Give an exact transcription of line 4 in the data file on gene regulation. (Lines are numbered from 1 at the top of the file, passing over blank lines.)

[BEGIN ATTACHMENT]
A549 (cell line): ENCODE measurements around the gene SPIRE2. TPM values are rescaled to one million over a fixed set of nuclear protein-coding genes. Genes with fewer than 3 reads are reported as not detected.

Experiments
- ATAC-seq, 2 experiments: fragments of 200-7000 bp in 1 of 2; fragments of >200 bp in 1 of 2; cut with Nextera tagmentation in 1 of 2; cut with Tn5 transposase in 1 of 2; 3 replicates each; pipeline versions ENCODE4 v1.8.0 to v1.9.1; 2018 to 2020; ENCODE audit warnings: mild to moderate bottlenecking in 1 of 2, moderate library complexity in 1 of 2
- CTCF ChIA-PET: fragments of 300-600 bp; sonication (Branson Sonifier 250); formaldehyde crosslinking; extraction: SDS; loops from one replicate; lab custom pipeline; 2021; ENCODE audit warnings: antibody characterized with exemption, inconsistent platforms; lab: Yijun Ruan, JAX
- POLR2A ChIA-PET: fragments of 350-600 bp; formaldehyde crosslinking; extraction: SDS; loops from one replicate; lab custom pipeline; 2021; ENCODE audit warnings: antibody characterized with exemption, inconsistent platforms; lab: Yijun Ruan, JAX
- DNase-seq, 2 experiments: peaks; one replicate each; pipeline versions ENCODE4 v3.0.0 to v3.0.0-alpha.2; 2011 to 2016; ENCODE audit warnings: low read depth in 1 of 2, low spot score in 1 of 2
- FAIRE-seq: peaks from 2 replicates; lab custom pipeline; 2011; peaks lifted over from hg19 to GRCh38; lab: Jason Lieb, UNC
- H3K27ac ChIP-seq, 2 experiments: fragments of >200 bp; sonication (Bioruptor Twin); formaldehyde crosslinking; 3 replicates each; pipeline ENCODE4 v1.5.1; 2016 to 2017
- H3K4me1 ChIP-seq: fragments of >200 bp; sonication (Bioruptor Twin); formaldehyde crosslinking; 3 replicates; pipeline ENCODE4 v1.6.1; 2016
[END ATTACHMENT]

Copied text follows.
- CTCF ChIA-PET: fragments of 300-600 bp; sonication (Branson Sonifier 250); formaldehyde crosslinking; extraction: SDS; loops from one replicate; lab custom pipeline; 2021; ENCODE audit warnings: antibody characterized with exemption, inconsistent platforms; lab: Yijun Ruan, JAX